This is such an important topic and so rarely discussed in academic spaces! Thanks for sharing your research.


  2. Misty Whitney

    Connections Between Course Material and It’s the Pits
    In her essay, It’s the Pits: The American Pit Bull Terrier, Race, and Society, Julie LaBagnara makes excellent observations about the ways that Pit Bull breed dogs have been stigmatized in society and how this relates to the stigmatization of people of color (particularly Black communities) and the way they care for dogs. LaBagnara asserts that society’s perception of Pit Bulls can be closely compared to society’s perception of poor men of color. Both are often thought of as dangerous. She examines the ways that different breeds are associated with different races and the discrimination this causes for certain dog breeds and the people commonly associated with them while emphasizing how the goals of animal rights advocacates may have been co-opted to achieve goals other than what they were primarily. LaBagnara discusses a new way to frame this issue – present an idea in a way that helps gain support of a particular group or community (Evans 2019) – by explaining that not adopting these dogs to poor families of color or removing them from homes where the level of care does not meet their standard may actually cause the dogs more harm since they are a breed whose adoption rates are low and they are often euthanized instead of adopted. Also, sheltering these dogs also uses up scarce resources in shelters. It should be noted that being taken from homes may also cause these dogs and those caring for them a significant amount of psychological distress as well, making adoption even less likely while causing further harm to poor people of color who are already put in harm’s way in many other aspects of society. By framing this as an issue that does more harm than good, LaBagnara appeals to the exact community wherein this issue lies: the animal welfare community.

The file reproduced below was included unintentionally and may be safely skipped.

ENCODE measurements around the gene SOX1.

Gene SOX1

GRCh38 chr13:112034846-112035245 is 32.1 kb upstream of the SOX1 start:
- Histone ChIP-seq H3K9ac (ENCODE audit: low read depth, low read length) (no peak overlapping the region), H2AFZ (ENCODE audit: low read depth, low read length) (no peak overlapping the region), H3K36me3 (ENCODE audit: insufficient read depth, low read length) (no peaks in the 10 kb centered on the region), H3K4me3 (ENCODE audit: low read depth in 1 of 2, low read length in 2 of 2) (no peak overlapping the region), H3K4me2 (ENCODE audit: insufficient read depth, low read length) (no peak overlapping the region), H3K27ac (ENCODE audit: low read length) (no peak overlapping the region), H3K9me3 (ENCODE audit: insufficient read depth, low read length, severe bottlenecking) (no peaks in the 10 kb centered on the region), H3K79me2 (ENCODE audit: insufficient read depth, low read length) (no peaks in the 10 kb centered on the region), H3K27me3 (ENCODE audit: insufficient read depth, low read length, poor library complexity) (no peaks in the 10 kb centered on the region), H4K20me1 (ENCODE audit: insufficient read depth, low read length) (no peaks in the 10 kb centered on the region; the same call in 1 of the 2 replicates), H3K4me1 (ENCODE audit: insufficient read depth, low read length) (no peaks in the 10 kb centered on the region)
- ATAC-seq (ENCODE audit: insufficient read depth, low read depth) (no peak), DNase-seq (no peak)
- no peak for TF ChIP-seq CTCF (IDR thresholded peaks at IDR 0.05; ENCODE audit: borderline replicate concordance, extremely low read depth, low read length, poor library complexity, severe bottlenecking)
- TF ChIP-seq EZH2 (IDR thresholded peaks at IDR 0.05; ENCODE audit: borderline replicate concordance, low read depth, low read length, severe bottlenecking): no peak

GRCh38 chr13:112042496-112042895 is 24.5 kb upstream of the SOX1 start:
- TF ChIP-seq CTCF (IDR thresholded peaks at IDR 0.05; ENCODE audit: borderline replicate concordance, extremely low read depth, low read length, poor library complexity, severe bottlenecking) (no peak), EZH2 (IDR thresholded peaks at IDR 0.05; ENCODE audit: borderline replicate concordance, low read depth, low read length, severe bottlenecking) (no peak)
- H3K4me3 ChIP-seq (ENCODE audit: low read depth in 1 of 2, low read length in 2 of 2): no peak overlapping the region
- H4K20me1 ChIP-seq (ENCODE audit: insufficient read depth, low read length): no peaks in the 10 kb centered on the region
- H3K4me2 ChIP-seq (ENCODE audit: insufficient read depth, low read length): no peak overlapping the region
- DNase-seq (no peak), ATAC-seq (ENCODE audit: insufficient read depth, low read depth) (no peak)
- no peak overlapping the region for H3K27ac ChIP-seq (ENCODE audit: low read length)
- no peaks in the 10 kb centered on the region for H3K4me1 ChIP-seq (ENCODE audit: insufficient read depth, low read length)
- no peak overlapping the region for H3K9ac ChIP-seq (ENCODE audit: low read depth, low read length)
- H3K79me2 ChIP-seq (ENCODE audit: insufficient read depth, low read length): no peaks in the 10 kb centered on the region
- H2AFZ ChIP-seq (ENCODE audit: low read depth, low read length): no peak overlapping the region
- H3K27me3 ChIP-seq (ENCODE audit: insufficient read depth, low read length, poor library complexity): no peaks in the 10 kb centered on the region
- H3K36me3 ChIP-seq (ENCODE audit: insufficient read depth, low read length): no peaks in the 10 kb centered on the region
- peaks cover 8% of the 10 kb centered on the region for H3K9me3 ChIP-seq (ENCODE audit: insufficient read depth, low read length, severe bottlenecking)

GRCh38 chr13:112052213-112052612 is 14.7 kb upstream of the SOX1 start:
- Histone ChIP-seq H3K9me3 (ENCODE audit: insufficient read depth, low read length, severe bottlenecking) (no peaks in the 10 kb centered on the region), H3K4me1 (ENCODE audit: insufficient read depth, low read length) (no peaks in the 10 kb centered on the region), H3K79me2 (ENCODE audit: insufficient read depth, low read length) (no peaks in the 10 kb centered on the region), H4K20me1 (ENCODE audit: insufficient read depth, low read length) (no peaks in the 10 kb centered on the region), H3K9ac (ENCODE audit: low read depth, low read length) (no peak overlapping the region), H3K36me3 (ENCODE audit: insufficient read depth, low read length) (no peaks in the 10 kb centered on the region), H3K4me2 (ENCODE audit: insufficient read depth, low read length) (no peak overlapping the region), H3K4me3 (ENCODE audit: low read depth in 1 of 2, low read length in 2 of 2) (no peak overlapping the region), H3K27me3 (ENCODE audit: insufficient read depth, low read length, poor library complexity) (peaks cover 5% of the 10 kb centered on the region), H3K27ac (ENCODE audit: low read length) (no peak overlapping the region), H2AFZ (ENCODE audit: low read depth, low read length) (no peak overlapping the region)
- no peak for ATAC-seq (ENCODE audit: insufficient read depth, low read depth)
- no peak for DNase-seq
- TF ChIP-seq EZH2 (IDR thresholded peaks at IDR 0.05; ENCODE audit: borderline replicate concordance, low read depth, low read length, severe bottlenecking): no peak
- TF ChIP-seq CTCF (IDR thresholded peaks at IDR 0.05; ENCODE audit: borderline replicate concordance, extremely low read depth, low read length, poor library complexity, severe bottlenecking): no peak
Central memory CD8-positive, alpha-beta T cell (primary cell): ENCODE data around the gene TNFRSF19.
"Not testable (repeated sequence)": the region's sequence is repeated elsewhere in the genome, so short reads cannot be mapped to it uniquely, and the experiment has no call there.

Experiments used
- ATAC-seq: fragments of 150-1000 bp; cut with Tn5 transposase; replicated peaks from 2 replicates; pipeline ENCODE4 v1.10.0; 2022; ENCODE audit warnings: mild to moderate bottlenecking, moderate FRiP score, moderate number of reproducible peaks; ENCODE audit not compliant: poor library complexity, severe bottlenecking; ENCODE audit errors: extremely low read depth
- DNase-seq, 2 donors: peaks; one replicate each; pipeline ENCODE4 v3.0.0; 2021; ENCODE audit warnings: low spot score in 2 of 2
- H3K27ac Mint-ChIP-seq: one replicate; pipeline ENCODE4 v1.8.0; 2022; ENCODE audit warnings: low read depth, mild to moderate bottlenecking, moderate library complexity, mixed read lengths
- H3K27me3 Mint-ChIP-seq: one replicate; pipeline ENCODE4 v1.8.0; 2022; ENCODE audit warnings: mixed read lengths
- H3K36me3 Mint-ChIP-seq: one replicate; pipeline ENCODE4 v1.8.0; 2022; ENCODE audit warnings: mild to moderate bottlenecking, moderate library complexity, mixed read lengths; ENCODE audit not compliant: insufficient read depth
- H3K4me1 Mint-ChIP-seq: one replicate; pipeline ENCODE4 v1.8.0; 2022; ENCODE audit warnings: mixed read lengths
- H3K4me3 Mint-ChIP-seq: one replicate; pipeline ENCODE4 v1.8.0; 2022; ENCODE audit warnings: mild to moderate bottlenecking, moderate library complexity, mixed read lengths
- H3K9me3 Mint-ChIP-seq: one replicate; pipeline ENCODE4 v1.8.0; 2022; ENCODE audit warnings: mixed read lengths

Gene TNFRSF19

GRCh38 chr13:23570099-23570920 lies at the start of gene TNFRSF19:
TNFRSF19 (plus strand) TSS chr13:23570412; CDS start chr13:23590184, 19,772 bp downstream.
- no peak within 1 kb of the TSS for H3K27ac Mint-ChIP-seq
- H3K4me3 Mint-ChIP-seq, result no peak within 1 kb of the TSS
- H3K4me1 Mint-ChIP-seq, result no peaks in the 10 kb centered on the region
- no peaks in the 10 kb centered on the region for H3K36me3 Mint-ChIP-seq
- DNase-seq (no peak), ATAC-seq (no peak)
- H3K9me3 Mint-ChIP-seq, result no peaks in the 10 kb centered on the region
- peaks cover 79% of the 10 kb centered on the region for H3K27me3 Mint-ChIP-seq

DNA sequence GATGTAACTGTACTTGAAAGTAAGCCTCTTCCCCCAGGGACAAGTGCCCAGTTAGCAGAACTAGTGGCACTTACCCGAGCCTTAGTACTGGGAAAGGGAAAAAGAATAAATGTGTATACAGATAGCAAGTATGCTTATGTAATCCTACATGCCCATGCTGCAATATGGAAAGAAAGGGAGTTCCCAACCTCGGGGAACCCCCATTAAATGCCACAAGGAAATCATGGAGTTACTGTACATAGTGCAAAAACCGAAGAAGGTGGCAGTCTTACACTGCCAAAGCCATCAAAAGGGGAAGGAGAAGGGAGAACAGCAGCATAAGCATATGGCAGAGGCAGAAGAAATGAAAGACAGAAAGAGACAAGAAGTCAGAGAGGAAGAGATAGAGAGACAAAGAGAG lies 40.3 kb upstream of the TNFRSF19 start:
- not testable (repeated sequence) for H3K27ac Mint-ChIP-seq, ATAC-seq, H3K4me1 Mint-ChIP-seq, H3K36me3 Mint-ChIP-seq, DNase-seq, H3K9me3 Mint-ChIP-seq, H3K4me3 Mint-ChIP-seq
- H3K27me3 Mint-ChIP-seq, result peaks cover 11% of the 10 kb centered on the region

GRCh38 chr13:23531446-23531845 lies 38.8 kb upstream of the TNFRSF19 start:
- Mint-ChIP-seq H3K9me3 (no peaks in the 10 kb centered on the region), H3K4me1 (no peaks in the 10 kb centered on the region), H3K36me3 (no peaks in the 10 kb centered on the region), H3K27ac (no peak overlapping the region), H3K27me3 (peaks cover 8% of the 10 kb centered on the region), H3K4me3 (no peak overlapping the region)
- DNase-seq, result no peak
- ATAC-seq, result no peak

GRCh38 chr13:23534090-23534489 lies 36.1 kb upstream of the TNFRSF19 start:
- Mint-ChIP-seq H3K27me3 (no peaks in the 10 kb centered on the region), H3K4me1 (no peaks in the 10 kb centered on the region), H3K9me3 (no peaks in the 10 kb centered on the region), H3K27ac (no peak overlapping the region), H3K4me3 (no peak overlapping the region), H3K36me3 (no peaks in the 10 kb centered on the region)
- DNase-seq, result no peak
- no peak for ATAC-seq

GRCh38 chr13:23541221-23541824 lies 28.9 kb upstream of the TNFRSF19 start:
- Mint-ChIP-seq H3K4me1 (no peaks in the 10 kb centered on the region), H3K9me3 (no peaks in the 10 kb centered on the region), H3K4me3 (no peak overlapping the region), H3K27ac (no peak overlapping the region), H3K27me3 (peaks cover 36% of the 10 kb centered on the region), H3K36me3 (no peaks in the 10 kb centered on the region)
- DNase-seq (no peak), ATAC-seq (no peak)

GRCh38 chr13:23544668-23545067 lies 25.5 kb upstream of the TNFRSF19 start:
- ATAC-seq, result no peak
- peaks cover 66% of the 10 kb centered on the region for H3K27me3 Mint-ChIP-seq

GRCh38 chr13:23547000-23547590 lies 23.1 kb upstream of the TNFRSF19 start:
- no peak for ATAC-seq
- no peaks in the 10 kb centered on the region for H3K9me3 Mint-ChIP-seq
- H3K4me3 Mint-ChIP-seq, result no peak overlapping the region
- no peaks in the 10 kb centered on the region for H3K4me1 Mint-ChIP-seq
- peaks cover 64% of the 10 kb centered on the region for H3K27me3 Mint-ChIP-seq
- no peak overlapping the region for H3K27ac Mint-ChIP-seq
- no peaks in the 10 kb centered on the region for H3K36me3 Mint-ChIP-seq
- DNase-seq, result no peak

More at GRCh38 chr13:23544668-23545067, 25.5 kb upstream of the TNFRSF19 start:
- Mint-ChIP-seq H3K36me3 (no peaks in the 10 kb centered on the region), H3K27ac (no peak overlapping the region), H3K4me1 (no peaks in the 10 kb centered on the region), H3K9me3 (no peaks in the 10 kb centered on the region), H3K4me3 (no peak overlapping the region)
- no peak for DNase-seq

What Julie LaBagnara mentions about laws that prohibit certain dog breeds from white spaces can be perceived as an intricate form of redlining. By denying rentals to people who commonly care for certain dog breeds like Pit Bulls, these people are also denied access to the benefits of these communities and may find it difficult to find a place that accepts Pit Bulls and be forced to take one that is not the best option for their dog or themselves. And, as LaBagnara mentions, Pit Bulls and other stigmatized breeds are less likely to be denied in white spaces if they are accompanied by a white person. In this way among others, we can also see this as a form of cooptation within animal advocacy since it seems that the original goals have been compromised to uphold the standards of a hierarchy within it. In The Political and Cultural Study of Animal Advocacy, Erin Evans discusses moral disengagement – “why people participate in activities they consider morally wrong” – and goes on to list some of the reasons people participate in this (Evans 2019). One of the reasons she lists is justification. In the minds of some animal advocates, dogs should be cared for in a certain way and their job is to ensure these dogs are properly cared for, so, to them, their actions are justified. What they may not be taking into consideration is who came up with the standards that determine how a dog should be cared for lest they be taken to a shelter or denied adoption.
    LaBagnara’s claims are further supported by authors Eric Holt-Gimenez and Breeze Harper in their article in the series Dismantling Racism in the Food System when they state, “Racism … affects all aspects of our society, including our food system,” (Holt-Gimenez, Harper 2016). Animal advocacy is no exception to the affects of racism and is inherently tied to the food system so many of the claims in this article relate to those of LaBagnara. Holt-Gimenez and Harper discuss how institutional racism in the food system that roots back to colonial times is a form of structural violence that disproportionately affects people of color (Holt-Gimenez, Harper 2016). This can be compared to the harm that people of color and “dogs of color” experience based on society’s perspective of them which is largely due to standards set by a predominantly white animal welfare community.